Is this the beginning of the sequel to SUV mania in the U.S.?

Jeep SUV front grille
CC BY-SA 2.0 Wikimedia

SUV redux

Until the second half of the 2000s, big SUVs were undisputed road royalty in the United States. But then Katrina and her sisters made gas prices spike by destroying oil infrastructure in the Gulf of Mexico and the Great Financial Crisis made the economy tank, forcing a lot of people to downsize. Add to the mix new CAFE fuel economy regulations that, for the first time in a loooong time, forced automakers to make a bigger effort to boost the MPG numbers of their vehicles, and it looked like we were really moving in the right direction.

But there's now a new wave of SUV revival going on. For the first time in many years, more people are buying SUVs than sedans. This is partly because the economy is also reviving, and to many people "bigger = better". But it's also because many modern SUVs are more car-based than truck-based, and benefit from powertrain improvements that allow them to get MPG numbers not too dissimilar from large sedans (f.ex. Ford Escape 26 MPG combined, Ford Fusion 28 MPG combined).

But is that good enough?

© UMTRI

Only if you compare to the previous generation of SUVs. But the real choice today isn't between old and new SUVs, it's between a number of other alternatives that are also much improved. The rest of the field hasn't been standing still. The general principle remains the same: If you need to drive (and not everybody does - it's better to walk, bike, or take transit, but not everybody can, especially in rural areas), you should get the most efficient vehicle that meets your needs. Some people might need the extra functionality of SUVs, but most people probably don't. Today the cleanest vehicles are electric cars and plug-in hybrids, options that weren't on the market in the early 2000s.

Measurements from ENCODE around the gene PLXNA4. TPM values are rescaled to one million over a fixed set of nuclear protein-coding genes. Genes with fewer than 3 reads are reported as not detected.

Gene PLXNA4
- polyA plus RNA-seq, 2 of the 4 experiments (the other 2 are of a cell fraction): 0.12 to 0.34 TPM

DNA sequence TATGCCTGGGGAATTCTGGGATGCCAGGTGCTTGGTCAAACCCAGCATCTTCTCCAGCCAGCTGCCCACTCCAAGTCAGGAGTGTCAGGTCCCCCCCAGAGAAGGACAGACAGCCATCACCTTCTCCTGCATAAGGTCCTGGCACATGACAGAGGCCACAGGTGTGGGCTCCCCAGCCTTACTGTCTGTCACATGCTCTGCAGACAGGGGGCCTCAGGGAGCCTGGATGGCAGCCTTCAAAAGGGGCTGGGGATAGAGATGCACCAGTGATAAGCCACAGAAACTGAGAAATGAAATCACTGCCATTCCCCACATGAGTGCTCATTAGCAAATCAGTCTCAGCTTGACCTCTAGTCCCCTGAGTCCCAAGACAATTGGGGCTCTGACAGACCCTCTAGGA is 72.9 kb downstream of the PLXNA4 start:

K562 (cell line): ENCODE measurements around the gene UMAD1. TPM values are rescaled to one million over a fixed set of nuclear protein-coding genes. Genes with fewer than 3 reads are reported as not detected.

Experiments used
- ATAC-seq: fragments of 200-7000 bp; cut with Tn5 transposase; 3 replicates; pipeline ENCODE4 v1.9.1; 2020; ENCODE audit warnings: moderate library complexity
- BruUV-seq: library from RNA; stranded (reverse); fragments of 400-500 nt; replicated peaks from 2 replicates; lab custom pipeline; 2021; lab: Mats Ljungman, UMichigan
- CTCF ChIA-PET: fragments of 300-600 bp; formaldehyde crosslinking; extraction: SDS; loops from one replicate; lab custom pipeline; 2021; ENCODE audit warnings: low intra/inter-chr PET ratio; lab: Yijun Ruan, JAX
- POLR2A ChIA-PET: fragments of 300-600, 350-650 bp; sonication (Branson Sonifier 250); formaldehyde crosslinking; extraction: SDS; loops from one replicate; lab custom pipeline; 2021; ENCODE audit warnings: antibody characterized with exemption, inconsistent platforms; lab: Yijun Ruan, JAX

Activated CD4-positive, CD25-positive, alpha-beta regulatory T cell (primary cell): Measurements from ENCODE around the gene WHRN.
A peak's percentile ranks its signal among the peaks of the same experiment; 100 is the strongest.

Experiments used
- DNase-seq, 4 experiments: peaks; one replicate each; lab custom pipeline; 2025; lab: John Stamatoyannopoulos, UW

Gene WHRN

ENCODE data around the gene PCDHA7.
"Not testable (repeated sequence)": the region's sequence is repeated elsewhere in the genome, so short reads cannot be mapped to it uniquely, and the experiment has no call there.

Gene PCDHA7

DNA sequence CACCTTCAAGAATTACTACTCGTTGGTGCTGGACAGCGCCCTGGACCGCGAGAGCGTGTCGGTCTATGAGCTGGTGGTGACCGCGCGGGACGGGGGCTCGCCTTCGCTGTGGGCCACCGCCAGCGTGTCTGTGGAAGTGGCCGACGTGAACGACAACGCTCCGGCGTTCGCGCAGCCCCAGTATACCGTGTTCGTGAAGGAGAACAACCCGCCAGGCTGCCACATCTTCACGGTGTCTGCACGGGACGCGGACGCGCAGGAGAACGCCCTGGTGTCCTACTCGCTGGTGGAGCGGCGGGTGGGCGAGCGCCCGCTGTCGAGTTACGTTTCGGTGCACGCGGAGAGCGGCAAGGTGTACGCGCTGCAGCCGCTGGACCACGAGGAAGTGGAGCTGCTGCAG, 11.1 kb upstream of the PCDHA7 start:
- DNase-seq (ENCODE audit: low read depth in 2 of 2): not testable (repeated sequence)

GM/Promo image

So even if a shiny new SUV gets 25 MPG instead of 15 MPG, it's still pretty bad compared to an electric car that doesn't even burn any gasoline or a plug-in hybrid that might get by without the gas engine for most short trips and still get a very high MPG-equivalent for longer trips (the Chevy Volt has a rating of 95 MPGe, for example).

Via Bloomberg

Tags: Transportation

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